With the Loving case, the Supreme Court tore down the last remaining segregation laws—those that barred whites and nonwhites from marrying and forming families together. Although it would take some time for the ruling to be fully accepted—in many southern states, court clerks continued to refuse to issue marriage licenses to interracial couples for several years after Loving—the ruling did not generate violence or massive resistance the way that the decision in Brown v. Board of Education had.
The decision played a major role in the gradual change in attitudes about interracial marriage among Americans. In 1965, 48 percent expressed support for miscegenation laws, but by 1970, only 35 percent did so. Approval of interracial marriage has risen from 4 percent in 1958 to 87 percent today. The number of interracial couples in the United States has increased dramatically too since the time of the Loving decision, from around 150,000 mixed-race married couples in 1960 to about 5.4 million today. And Loving has become a symbol of equality, now frequently invoked by the marriage equality movement. Richard and Mildred Loving’s wish to be left alone to raise their family in peace has allowed many other American families to live peacefully as well.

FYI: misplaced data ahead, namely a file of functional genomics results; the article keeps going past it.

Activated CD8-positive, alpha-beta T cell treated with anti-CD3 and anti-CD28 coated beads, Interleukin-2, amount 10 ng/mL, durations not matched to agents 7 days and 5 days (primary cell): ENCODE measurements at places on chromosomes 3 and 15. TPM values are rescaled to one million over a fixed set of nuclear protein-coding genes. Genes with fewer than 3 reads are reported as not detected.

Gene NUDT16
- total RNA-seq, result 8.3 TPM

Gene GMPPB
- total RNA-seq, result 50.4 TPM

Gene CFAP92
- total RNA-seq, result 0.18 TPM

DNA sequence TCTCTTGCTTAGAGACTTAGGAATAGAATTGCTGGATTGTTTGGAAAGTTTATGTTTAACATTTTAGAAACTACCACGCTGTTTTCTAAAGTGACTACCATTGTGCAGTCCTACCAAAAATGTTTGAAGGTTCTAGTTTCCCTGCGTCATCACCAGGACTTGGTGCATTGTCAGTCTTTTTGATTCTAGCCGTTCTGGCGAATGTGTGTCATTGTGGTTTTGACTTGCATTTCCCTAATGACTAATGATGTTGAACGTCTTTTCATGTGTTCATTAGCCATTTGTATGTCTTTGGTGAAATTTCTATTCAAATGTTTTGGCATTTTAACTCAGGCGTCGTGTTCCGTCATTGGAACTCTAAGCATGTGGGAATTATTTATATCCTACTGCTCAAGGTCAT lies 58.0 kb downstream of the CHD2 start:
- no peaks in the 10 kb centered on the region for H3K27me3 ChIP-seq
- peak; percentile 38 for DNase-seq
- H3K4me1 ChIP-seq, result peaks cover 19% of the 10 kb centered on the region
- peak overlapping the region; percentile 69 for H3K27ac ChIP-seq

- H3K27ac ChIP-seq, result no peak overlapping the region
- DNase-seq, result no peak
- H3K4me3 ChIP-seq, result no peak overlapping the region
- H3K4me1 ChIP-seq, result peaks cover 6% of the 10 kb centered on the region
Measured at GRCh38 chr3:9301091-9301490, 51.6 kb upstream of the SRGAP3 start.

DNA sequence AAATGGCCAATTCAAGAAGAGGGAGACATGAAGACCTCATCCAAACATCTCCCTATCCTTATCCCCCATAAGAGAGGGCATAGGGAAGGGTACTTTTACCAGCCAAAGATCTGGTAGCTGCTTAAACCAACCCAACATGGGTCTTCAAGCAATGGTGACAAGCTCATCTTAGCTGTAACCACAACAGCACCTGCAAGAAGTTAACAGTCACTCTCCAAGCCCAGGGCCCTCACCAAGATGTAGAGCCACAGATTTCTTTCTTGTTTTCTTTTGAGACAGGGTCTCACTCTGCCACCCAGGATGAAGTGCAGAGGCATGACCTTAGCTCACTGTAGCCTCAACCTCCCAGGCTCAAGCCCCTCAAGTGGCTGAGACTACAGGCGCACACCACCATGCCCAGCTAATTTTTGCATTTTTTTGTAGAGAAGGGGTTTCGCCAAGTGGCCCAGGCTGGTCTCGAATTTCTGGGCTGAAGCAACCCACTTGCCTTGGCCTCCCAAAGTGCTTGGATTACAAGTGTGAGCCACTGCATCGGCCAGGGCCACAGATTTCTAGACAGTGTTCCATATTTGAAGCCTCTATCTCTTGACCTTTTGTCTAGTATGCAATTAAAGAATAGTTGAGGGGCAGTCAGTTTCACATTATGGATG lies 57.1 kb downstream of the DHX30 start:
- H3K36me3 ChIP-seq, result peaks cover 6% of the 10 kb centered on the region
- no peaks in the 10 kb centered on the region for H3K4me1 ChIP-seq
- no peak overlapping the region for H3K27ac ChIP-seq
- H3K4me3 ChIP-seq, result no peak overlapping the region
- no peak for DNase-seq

Recommendations to learn more about Mildred and Richard Loving and their Supreme Court case:
The Loving Story, a documentary film directed by Nancy Buirski